THURSDAY, MARCH 16, 1967
AT RACKH AM BUILDING:
Michigan Academy Gathering
Features Reception, Exhibition
By LEE WEITZENKORN
The 71st annualmeeting of the
Michigan Academy of Science,
Arts and Letters will be highlight-
ed by a fine arts reception and
exhibition in the Rackham Gal-
leries this week-end.
The academy meeting, sched-
uled for today, Friday and Satur-
day, March 16-18, will be attended
by experts in 23 fields of human
thought and. expression. While
most of the participants will be
drawn from universities and col-
leges throughout the , state, the
gathering will also include scien-
tists, artists, educators, and house-
In addition to the art exhibit,
the academy meeting will feature
speakers, panel discussion and
over 300 individual papers on sub-
jects ranging from American stu-
dies to zoology. All sessions will
be open to the public. Headquar-
ters will be in the Rackham Build-
A bus tour is planned for the
members of the academy today.
They are scheduled to visit num-
erous art studios in the Ann Ar-
The academy will hold a busi-
ness meeting at 8 a.m. Saturday
to elect officers for the coming
Afterward, the Council of the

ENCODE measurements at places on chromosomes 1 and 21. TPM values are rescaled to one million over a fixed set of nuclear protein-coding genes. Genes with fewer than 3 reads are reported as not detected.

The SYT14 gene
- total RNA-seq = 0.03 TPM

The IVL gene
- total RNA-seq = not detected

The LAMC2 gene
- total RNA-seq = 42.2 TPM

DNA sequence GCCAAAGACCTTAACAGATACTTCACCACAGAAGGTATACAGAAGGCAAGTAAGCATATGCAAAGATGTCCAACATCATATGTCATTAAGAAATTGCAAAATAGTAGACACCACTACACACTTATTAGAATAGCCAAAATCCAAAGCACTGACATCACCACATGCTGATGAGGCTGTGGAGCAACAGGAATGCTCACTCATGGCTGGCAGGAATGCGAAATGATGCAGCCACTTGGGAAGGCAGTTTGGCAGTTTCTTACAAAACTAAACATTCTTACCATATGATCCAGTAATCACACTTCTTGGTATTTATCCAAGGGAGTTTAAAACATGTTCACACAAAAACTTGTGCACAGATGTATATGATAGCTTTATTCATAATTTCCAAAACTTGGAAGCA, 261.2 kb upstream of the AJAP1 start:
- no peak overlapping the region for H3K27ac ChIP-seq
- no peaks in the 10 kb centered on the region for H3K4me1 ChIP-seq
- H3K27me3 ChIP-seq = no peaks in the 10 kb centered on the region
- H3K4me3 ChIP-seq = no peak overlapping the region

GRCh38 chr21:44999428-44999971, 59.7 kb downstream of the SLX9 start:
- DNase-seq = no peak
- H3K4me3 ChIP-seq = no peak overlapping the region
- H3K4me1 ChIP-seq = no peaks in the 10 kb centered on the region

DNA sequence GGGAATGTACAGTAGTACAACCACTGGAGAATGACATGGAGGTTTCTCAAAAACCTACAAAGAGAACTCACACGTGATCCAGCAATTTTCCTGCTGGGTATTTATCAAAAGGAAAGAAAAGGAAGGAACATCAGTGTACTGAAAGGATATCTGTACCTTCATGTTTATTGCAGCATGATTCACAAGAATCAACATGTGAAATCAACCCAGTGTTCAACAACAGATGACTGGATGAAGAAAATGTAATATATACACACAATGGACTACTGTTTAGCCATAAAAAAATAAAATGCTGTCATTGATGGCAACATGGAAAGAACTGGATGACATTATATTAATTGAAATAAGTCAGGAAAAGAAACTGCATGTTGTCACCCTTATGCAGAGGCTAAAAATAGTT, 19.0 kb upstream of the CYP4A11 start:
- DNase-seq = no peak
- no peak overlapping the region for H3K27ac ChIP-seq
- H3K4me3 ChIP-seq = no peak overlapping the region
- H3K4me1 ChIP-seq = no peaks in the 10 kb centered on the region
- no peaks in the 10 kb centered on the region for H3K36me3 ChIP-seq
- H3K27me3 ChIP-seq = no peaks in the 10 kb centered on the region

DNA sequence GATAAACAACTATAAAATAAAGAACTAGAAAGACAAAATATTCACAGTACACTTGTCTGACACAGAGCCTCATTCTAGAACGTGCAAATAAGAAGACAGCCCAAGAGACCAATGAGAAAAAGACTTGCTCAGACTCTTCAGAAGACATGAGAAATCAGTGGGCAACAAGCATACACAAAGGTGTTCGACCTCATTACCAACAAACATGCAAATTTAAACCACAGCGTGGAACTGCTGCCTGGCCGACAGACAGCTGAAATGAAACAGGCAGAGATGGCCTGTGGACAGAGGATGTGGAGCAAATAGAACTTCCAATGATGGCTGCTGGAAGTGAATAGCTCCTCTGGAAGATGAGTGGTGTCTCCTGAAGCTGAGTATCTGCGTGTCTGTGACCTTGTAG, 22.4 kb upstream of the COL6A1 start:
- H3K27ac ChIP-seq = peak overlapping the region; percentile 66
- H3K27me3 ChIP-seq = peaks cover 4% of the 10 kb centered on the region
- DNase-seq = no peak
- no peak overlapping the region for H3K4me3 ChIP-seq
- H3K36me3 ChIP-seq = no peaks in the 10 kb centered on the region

academy, which consists of officers
and committee members, will meet
at the North Campus Commons.
Section meetings have been
planned for tomorrow morning
and afternoon. Saturday morning
and will be divided into the twen-
ty-three subject areas.
Tomorrow evening, at 8 p.m.,
Academy President Alexander H.
Smith, professor of botany and
director of the University Her-
barium, will deliver his presiden-
tial address at Rackham Amphi-
theater. The subject of his speech
is "Mushrooms Through the Ages."
Special awards will be made at
Student Spy Ring at BYU
Disclosed by President
Brigham Young University Pres-
ident Ernest Wilkinson acknowl-
edged yesterday that a student in-
vestigation team had existed on
the campus to check on liberal
Wilkinson stated that he would
pledge "his sincerest efforts to see
that such a situation does not oc-
cur again in the future."
Two political science students
had charged that the administra-
tion had "instigated a student spy
ring" to report on the reactions
of eight professors to a speech
made by Wilkinson on April 21
of last year.
Wilkinson's address was de-
scribed as "a conservative view of
totalitarianism, federal aid, capi-
talism, and socialism ' by Ronald
Hankin, one of the students who
disclosed the "spy king." Hankin
reported that 15 students were
asked to report on professors with
"liberal, leftist leanings."
Hankin charged that six pro-
fessors were forced to resign from
the university for political reason.
He said that, following the Wil-
kinson speech, he had "recrim-
inations and realized what was
wrong." A former John Birch So-
ciety member, Hankin said he
then "began passing information
from both sides around."
TONIGHT, Thursday, March 16 7-10 P.M.
AUDITORIUM B, ANGELL HALL
YOU will decide the future of SGC
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